Lefty reliever Donnie Joseph looked around the visitors’ clubhouse Thursday morning at Yankee Stadium with an look of amazement spreading across his face.
“I really don’t know what to say,” he said. “If you’re going to make your debut, you might as well make it in the biggest place there is.”
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The Royals recalled Joseph, 25, from Class AAA Omaha after placing right-hander Wade Davis on paternity leave. They chose Joseph rather than recall lefty Will Smith, who was optioned Monday to Omaha.
“I wanted another lefty,” manager Ned Yost said, “and we could have brought Will Smith back. But I wanted a situational lefty for this club (Yankees) and the Indians.”
Joseph is a 6-foot-3 side-armer who projects best as a situational lefty. He was 3-3 with a 3.55 ERA in 31 games at Omaha but has been particularly effective over the last six weeks — a 1.33 ERA in 12 outings since June 1.
“I’m throwing well, and I’m feeling good,” he said. “I went through a little struggle there for a little bit. But as of lately, I’ve been good. I feel I’m back to where I should be.”
Joseph made his debut in Thursday’s 8-4 loss. He started the seventh inning by retiring Vernon Wells on a fly to left but walked Lyle Overbay and yielded a single to Zoilo Almonte.
Yost summoned Louis Coleman at that point, and Coleman struck out the next two hitters. So Joseph’s first big-league line showed no runs.
“It was exciting,” he said. “It was a dream come true. But at this point, I’m just glad it’s over with now. Now, I can focus on going out and pitching, and not worrying about making a debut or when I’m going to pitch.”
The Royals acquired Joseph, a third-round pick in 2009, from Cincinnati with pitcher J.C. Sulbaran from Cincinnati in a July 31, 2012 trade for veteran reliever Jonathan Broxton.
Davis departed the club after yielding eight runs in five-plus innings Wednesday in an 8-1 loss to the Yankees. He and his wife, Katelyn, are expecting their first child.
Players are permitted 72 hours for paternity leave, which means Davis must be returned to the active roster by Sunday’s game in Cleveland. A corresponding roster move would be required at that time.
The other move
The Yankees also made a roster move prior to Thursday’s series finale: They activated shortstop Derek Jeter from the 60-day disabled list after designating first baseman Travis Ishikawa for assignment.
Jeter, 39, was one for nine with four walks in four games on a rehab assignment at Class AAA Scranton/Wilkes-Barre while recovering from surgery on his left ankle.
“Rehab is not easy,” he said. “I worked to get back to the field, and it was great to get back to the field.”
New York had planned to activate Jeter prior to Friday’s game against the Twins but accelerated their timetable when Brett Gardner (bruised right leg) and Travis Hafner (bruised left foot) suffered injuries in Wednesday’s game.
Jeter batted second and went one for four in Thursday’s game while serving as the designated hitter. He had an infield single in the first inning before grounding out three times.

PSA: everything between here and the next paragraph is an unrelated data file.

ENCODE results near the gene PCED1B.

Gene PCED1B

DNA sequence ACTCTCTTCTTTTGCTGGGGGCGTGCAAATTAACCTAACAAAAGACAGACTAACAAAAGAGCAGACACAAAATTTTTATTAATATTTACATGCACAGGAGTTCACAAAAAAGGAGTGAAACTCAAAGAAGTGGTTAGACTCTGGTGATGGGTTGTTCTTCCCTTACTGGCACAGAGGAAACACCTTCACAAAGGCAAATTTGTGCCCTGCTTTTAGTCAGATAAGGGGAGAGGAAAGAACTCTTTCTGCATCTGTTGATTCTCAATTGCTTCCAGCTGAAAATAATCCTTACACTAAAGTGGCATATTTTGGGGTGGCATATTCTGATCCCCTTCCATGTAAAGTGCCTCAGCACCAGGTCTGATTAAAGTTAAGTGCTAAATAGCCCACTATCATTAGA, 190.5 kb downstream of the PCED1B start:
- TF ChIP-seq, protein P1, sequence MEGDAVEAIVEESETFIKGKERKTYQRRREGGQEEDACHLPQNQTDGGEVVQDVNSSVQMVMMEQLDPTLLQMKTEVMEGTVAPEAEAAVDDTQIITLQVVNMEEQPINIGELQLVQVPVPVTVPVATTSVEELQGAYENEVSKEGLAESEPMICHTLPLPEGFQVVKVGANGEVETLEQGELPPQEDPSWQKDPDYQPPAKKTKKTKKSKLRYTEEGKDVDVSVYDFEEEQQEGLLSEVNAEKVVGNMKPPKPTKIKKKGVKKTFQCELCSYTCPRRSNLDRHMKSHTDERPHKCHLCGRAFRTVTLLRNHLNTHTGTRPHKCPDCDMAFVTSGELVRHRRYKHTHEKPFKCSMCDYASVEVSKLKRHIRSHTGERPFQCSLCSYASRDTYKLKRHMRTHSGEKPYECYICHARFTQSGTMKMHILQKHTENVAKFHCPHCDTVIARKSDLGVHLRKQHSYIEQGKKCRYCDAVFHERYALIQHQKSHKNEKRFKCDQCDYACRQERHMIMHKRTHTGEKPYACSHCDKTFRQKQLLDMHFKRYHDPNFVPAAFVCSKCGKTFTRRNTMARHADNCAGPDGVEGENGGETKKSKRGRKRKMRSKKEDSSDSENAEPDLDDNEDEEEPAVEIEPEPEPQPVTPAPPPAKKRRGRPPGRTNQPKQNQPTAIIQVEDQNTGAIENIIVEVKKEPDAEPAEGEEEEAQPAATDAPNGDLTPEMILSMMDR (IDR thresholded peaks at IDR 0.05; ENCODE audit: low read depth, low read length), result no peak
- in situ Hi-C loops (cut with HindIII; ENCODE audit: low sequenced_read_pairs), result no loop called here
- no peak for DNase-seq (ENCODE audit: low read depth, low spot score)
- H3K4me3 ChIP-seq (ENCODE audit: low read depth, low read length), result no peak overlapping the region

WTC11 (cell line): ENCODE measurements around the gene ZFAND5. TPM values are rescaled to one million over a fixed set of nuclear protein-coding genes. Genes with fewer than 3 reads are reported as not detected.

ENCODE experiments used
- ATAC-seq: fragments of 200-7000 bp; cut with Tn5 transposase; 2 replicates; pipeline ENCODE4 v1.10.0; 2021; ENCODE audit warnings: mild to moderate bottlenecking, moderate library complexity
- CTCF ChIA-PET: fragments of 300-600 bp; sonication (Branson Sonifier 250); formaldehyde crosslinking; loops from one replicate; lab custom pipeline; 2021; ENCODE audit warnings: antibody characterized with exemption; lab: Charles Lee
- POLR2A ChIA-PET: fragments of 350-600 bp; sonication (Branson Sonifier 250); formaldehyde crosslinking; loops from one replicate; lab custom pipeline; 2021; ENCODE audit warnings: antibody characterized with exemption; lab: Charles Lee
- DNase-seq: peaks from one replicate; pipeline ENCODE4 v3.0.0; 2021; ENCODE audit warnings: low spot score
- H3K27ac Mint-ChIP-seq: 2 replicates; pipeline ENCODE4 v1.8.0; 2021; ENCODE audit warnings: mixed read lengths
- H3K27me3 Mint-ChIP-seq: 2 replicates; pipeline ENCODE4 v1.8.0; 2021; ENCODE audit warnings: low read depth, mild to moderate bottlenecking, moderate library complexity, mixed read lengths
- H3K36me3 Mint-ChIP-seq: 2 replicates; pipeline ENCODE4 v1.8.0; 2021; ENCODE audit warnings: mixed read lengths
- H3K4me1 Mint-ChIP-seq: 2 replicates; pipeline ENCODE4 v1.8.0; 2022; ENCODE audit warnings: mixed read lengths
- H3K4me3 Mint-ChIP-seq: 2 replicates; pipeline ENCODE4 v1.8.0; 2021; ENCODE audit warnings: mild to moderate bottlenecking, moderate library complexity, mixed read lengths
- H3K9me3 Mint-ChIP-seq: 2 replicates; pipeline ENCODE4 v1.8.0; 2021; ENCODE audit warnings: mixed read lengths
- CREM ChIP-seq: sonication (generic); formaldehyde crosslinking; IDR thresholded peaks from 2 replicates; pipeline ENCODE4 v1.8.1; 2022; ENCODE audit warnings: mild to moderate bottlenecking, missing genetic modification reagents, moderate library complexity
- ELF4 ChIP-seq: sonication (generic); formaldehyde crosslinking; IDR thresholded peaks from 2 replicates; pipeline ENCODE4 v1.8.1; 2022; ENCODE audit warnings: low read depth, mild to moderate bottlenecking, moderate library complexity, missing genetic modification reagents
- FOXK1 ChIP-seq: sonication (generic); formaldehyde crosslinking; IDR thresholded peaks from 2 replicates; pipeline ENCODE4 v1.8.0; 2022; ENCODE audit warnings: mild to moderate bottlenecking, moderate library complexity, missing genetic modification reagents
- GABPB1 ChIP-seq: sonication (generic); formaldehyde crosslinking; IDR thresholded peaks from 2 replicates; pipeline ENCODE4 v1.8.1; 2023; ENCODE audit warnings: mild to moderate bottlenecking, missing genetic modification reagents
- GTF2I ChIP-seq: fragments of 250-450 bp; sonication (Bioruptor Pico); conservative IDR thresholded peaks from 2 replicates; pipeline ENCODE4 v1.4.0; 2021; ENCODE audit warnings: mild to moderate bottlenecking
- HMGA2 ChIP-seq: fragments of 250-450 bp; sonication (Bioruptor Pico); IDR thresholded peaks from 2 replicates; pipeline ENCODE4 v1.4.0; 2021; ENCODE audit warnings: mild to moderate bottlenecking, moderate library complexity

However, he felt tightness in his quadriceps in his right thigh while batting in the fifth inning and was later removed from the game.
Jeter was scheduled for an MRI later Thursday, and the injury, whatever its extent, put a damper on what might otherwise have been a day of pure celebration.
“Well, it’s not frustrating yet,” Jeter said after the game. “We'll see. They MRI everything around here, so, they want me to get an MRI and find out. I hope it’s not a big deal.”
Maybe it should be (K)oleman
Coleman struck out the first four hitters he faced after replacing Joseph with two on and one out in the seventh inning. That followed a three-strikeout inning Wednesday in his first outing since returning from Omaha.
Coleman’s strikeout streak ended at seven when Gardner flied out to center for the final out in the eighth inning.
Biking to Brooklyn
Jeremy Guthrie beat the Yankees in the series opener Monday night and then checked an item off his “bucket list” on Wednesday by biking across the Brooklyn Bridge.
“It was exactly what I expected,” he said. “I’m not a walker. I stayed in the bike lane, but I almost hit four people.”
Guthrie characterized New York as his “favorite” city.
“It has been since I was a little kid,” he said. “Probably because of the movies. Being able to come here and transport yourself into those places you’ve seen (on film).”
No limits on Chen
Veteran lefty Bruce Chen won’t be on any pitch limit Friday at Cleveland when he makes his first start of the season after 19 relief appearances.
“He threw 85 pitches on Sunday in his last (relief) outing,” Yost said. “So no restrictions.”
Chen is replacing Luis Mendoza in the rotation after going 3-0 with a 2.41 ERA over 33 2/3 innings. Mendoza shifts to Chen’s old duty as the bullpen’s long reliever after going 2-5 with a 4.87 ERA in 16 games.
The Royals reassigned three of their Dominican prospects to Surprise in the Arizona Rookie League: catcher Eddy Melo, left-handed pitcher Carlos Herrera and right-handed pitcher Pedro Fernandez.
Fernandez, 19, was 3-2 with a 1.93 ERA last season in 12 games, including 10 starts, last season in the Dominican Summer League.
It was 25 years ago Friday — July 13, 1988 — that George Brett played in his final All-Star Game. He popped out as a pinch-hitter in his only at-bat for the American League in a 2-1 victory at Riverfront Stadium in Cincinnati.
Brett was selected for a club-record 13 All-Star Games. Amos Otis, Frank White and Mike Sweeney rank second with five All-Star selections.
The New York Times contributed to this report.